On Murder Considered As One Of The Fine Artslassics: Penguin 80S Paperback
'People begin to see that something more goes to the composition of a fine murder than two blockheads to kill and be killed - a knife - a purse - and a dark lane...' In this provocative and blackly funny essay, Thomas de Quincey considers murder in a purely aesthetic light and explains how practically every philosopher over the past two hundred years has been murdered - 'insomuch, that if a man calls himself a philosopher, and never had his life attempted, rest assured there is nothing in him'. Introducing Little Black Classics: 80 books for Penguin's 80th birthday.
Little Black Classics celebrate the huge range and diversity of Penguin Classics, with books from around the world and across many centuries.
They take us from a balloon ride over Victorian London to a garden of blossom in Japan, from Tierra del Fuego to 16th-century California and the Russian steppe.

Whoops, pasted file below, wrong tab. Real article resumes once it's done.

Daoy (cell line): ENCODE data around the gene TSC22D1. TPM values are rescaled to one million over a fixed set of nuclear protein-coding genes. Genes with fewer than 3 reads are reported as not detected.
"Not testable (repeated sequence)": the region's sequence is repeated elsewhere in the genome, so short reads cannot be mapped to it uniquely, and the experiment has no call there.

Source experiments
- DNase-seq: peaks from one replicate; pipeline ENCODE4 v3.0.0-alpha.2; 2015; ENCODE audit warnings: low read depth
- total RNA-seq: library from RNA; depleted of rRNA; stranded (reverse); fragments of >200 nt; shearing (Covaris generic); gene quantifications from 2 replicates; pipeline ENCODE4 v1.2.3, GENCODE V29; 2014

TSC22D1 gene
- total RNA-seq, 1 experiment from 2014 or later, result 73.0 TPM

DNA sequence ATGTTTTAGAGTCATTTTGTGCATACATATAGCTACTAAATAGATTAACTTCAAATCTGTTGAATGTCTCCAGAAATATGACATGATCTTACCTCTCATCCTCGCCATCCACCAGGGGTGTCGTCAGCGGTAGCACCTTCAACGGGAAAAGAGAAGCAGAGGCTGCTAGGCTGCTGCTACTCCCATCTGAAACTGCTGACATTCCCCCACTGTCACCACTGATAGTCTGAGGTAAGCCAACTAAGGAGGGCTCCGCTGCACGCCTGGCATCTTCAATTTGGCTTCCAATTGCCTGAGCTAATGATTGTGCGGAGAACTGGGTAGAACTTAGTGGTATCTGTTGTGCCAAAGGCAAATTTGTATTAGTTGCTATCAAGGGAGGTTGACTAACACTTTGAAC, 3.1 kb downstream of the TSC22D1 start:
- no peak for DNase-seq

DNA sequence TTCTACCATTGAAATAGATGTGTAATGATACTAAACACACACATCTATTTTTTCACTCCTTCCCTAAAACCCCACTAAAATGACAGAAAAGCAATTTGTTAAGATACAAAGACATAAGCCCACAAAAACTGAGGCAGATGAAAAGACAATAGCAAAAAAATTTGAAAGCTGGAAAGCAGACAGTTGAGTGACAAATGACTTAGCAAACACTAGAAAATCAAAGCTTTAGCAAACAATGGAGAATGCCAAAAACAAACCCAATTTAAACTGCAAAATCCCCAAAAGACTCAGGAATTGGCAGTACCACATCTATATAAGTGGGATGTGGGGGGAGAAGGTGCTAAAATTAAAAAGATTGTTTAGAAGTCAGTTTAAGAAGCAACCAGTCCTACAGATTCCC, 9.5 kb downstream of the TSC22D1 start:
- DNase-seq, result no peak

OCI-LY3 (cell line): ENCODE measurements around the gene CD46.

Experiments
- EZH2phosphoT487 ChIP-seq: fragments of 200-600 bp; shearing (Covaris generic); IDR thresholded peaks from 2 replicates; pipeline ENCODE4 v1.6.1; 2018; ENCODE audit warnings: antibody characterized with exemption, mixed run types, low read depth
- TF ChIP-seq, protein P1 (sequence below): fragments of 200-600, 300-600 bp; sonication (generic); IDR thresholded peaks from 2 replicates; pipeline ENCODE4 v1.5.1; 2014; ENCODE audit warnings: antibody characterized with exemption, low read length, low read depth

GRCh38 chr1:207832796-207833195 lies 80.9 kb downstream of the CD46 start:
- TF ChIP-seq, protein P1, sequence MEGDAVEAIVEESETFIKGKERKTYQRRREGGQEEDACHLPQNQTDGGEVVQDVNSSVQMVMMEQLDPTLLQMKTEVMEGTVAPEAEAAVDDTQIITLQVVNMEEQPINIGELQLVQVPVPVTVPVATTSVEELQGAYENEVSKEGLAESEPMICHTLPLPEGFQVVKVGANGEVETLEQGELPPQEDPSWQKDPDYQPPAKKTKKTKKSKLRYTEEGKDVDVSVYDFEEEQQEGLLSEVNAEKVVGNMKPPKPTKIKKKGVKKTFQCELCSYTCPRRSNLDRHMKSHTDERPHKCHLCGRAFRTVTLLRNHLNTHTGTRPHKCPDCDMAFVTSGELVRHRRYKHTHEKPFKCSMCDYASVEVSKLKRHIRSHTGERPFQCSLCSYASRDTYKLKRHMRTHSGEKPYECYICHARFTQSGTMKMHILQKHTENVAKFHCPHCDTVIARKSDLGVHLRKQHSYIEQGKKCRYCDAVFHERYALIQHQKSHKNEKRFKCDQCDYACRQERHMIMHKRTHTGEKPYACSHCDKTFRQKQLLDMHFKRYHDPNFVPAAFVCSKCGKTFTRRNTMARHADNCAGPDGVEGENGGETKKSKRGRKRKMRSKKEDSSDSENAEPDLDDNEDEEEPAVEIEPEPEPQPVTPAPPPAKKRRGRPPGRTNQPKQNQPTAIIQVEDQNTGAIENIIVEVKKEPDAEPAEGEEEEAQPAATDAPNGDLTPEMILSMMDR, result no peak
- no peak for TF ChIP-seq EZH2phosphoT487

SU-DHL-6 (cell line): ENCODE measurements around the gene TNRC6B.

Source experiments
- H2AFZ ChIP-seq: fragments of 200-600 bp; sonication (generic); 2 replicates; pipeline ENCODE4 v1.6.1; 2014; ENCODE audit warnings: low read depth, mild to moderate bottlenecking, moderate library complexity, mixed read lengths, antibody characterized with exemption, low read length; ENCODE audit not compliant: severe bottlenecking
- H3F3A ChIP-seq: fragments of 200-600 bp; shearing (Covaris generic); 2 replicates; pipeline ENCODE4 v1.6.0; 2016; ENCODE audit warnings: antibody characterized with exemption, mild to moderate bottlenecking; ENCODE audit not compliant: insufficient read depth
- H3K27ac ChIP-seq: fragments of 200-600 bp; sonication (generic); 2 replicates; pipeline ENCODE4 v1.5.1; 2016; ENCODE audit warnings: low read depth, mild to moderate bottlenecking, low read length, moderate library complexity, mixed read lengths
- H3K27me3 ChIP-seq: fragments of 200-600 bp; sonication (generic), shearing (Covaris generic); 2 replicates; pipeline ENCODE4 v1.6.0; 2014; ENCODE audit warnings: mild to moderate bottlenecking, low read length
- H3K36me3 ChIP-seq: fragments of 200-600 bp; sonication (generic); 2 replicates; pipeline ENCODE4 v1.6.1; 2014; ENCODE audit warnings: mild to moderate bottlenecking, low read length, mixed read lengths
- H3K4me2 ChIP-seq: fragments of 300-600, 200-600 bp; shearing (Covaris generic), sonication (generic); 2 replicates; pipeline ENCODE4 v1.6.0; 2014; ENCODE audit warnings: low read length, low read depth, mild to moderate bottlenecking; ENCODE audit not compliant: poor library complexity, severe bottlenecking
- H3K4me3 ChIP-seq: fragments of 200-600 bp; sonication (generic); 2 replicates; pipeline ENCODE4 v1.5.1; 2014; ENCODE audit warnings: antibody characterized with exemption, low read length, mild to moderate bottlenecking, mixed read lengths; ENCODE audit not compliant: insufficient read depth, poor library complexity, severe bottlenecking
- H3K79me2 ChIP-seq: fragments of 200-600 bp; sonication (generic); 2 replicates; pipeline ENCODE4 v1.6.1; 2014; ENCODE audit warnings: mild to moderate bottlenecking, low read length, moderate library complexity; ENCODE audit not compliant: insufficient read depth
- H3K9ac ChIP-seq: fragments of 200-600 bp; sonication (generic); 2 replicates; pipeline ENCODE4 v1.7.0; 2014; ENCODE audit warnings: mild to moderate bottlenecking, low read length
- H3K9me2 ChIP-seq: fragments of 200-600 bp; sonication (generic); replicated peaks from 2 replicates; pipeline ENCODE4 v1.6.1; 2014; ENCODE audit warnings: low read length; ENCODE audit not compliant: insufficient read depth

Here are stories lyrical and savage; poems epic and intimate; essays satirical and inspirational; and ideas that have shaped the lives of millions. Thomas de Quincey (1785-1859). Thomas de Quincey's Confessions and an English Opium-Eater and Other Writings is available in Penguin Classics.
- Format: Paperback
- Pages: 64 pages
- Publisher: Penguin Books Ltd
- Publication Date: 25/02/2015
- Category: Classic fiction (pre c 1945)
- ISBN: 9780141397887
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Review by Xleptodactylous
Thomas de Quincey became enthralled and haunted by the murderer John Williams in 1811 and, although his works have always had the macabre about them, this essay looks at murder in particular in a more literary and scholarly way: imbuing it with the same aesthetic pleasures one might gain from other forms of art, such as writing or paintings. It is part-fictional but wholly satirical, commenting on the public horror-cum-delight in murders and the proliferate want of Philosophers to get themselves assassinated.<br/><br/>A wonderful book that really portrays the mind-set of those writing in the 19th Century. One is reminded of rich, languid personalities of the time; those who had money to spare on betting on which trickle of condensation may reach the window pane first, and those who viewed murder as nothing but a fanciful notion that may warrant a conversation. It is written in the manner and style as one would expect of a pre-Victorian writer; similar in tone yet without the consumerist pallour of a late-19th Century tale.